Glasgow's Surge festival showcases street theatre and live arts scene

Glasgow's Surge festival showcases street theatre and live arts scene


Work from companies including Conflux and Mischief La Bas

In 2010, Conflux, a new producer of street arts, physical theatre and circus, burst out of the Arches and onto the streets of Glasgow with the first ever Surge festival. A diverse array of performances, ranging from the mainstream to the decidedly leftfield, culminated in the Surge Grande Parade up the length of Buchanan Street.

Inevitably, the festival involved longstanding figures from the Scottish live arts scene, including Conflux’s artistic director Al Seed and perennial piss-takers Mischief La Bas. They’ll be involved again this year.

However, as Seed explains, while the festival intends to go on into the future, 2012 is a special year for Surge. ‘This is the festival it’s all been building towards. Conflux was set up with the intention of having a big, climax festival on the Olympic opening weekend. It’s definitely grander than the ones we’ve done before.’

In particular, the 2012 programme emphasises the two dominant strands incorporated by Surge. ‘In terms of outdoor performances and street theatre,’ says the artistic director, ‘populist, light-hearted, fun work has its place, and we have it in our festival. However, we also want to engage with making productions that are more challenging and unusual. We want to explore what’s possible in an outdoor setting.’

Top of the bill is Deviator, a major outdoor work with acclaimed Australian company PVI Collective, which runs throughout the festival. Before arriving at the Arches, where the show begins, the audience will download an app with instructions. ‘The idea is that it’s like game playing,’ Seed explains. ‘The show is using new technologies and live performance to disturb the natural rhythms and flows of parts of the city. It’s deliberately and playfully about the audience being provocateurs.’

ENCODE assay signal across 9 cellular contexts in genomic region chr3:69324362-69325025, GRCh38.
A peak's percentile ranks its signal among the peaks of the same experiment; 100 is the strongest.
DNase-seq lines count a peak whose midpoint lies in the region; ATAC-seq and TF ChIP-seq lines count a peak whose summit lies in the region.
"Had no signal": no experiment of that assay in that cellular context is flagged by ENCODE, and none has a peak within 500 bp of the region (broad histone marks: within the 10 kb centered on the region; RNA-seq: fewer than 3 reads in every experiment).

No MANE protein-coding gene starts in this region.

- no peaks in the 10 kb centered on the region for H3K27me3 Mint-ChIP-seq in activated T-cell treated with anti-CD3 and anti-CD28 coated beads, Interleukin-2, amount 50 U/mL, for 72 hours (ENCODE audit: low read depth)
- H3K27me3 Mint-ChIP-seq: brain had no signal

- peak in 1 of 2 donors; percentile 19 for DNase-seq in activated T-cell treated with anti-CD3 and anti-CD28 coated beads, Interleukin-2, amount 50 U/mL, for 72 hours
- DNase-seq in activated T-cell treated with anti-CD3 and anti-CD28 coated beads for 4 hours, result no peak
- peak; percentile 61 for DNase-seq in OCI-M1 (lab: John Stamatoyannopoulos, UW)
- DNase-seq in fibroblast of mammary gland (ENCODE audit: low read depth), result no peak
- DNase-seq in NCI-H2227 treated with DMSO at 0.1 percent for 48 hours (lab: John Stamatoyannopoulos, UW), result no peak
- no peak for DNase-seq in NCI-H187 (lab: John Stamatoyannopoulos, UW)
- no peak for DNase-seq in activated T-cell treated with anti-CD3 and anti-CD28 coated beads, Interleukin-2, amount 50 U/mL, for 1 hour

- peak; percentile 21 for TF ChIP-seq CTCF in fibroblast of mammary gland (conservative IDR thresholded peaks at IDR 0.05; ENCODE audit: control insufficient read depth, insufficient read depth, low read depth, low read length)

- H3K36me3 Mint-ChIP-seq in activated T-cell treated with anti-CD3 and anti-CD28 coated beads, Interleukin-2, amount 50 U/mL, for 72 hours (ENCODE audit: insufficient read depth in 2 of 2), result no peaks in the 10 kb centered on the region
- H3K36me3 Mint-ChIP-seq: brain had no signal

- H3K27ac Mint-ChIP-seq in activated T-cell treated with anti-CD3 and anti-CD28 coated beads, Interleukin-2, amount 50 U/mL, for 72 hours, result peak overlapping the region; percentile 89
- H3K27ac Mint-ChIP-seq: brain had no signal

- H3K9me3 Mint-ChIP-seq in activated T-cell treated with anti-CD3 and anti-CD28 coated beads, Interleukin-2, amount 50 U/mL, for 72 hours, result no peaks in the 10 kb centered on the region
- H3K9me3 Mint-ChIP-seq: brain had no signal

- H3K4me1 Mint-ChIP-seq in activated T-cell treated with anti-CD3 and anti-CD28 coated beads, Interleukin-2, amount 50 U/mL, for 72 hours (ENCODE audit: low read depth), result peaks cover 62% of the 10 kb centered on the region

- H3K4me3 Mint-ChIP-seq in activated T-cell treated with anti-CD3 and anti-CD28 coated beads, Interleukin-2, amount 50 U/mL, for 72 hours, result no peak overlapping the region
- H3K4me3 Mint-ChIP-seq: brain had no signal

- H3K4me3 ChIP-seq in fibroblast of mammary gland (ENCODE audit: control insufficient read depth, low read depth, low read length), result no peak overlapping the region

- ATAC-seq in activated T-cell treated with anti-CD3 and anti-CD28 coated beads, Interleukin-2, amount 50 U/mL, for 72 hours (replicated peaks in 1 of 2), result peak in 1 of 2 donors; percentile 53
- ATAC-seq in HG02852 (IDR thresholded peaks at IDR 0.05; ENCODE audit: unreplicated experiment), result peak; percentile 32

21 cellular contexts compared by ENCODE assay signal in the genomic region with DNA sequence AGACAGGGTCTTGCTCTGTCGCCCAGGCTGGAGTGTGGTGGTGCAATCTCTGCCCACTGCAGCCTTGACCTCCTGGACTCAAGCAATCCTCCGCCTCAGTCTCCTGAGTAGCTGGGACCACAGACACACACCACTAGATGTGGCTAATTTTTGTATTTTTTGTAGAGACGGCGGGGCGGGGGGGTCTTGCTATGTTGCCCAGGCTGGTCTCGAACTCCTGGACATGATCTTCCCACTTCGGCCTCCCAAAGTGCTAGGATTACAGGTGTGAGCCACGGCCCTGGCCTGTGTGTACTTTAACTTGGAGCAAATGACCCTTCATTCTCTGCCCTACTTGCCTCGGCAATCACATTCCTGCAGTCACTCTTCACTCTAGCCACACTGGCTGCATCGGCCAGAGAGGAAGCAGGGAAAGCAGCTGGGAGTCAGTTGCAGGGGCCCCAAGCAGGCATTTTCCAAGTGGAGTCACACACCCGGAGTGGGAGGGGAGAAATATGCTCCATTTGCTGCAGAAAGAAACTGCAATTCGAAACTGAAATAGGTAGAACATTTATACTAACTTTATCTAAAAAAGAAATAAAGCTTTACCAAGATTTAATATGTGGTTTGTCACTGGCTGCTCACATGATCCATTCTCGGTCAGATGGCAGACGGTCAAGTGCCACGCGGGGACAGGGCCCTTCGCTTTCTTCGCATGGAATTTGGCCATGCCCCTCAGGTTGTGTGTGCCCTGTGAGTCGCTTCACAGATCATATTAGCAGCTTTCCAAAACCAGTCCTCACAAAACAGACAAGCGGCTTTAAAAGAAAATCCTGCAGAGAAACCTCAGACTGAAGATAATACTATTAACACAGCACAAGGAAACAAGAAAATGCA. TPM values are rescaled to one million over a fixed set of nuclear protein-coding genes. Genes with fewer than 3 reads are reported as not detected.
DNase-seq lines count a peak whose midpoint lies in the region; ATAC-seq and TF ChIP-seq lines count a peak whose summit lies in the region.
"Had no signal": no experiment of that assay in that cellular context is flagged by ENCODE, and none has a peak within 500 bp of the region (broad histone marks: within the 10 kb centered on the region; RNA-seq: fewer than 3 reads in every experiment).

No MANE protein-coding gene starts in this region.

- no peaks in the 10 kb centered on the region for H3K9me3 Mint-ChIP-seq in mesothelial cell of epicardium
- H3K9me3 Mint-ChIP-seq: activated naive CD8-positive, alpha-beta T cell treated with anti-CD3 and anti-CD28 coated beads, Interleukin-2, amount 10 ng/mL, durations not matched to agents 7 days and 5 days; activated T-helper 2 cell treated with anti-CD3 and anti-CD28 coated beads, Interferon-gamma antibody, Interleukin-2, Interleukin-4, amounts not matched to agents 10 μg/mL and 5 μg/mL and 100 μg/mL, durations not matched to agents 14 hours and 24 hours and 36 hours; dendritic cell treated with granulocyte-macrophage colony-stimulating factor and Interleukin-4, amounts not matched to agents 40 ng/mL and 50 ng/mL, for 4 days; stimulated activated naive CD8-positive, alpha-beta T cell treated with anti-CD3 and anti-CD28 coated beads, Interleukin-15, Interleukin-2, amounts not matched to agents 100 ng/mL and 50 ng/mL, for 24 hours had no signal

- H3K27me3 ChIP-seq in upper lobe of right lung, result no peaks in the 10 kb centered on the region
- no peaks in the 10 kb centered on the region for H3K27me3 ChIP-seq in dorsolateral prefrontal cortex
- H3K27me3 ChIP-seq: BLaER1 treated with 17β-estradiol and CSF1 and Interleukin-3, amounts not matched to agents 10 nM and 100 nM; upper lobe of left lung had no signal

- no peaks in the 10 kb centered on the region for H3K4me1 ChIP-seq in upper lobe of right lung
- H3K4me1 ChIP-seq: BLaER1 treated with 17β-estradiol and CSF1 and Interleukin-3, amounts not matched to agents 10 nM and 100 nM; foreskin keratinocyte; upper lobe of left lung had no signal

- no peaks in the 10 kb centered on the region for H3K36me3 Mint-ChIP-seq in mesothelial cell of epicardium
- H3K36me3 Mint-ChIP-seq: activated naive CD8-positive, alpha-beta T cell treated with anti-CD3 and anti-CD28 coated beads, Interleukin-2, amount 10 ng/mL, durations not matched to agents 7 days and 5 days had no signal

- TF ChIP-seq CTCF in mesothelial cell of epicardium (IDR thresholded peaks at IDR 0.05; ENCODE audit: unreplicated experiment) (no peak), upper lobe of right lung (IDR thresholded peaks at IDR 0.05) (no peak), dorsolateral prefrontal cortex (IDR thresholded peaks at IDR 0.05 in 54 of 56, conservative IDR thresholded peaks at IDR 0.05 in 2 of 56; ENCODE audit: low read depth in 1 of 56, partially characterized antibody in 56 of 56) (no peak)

Various venues, Glasgow, Mon 23–Sun 29 Jul

Seven Hungers

  • Directed by: Ewan Downie

Ensemble physical theatre that blends movement, sound, text and song to explore what lies behind the mysteries and histories of human hunger and desire. Booking is essential.


Radical street theatre game that turns Glasgow into a grown-up playground. Install the deviator app on your smart phone (or hire one of a limited number of smart phones from The Arches 20 minutes before the performance begins), and spend an hour following hidden audio instructions across the city, encountering a team of…

Fish Out of Water

A large-scale community project bringing 50 Scottish performers to Glasgow, with marine-themed educational theatre and storytelling as a shoal of gigantic fish infiltrates the Merchant City. Part of SURGE Festival & the Merchant City Festival.


Dialogue piece in which the ground substitutes language, in 'an exchange of earth and fingerprints'. Part of SURGE Festival.

Scope: Bird

A feral creature struggles to survive in a post-apocalyptic world. Part of SURGE Festival.

Scope: Ratcatcher

A 'black panto' romp through diseased fairytales and a dystopian vision of contemporary society, painting a portrait of the jilted generation through violence and existential comedy. Part of SURGE Festival.

Scope: Spiked

A memory that's been hidden for a decade is gradually revealed through acrobatics, percussion and rhythmical movement. Part of SURGE Festival & the Merchant City Festival.

Surge Cabaret Club

Enjoy some theatre with your cocktails at this cabaret performance night. Choose to watch just one or all twelve performances from a menu of intimate 10-minute plays, from comic pieces to dark explorations, with fantasy, edginess and surprises in between. Part of SURGE Festival.


French performer and sculptor Olivier De Sagazan uses clay and paint to perform live sculpture with his own face as a canvas. A work exploring deformity, transformation and the unlocking of the creative process, or every toddler's dream? Part of SURGE Festival.

The People's Tower

Build a giant cardboard representation of the Royal Arch.

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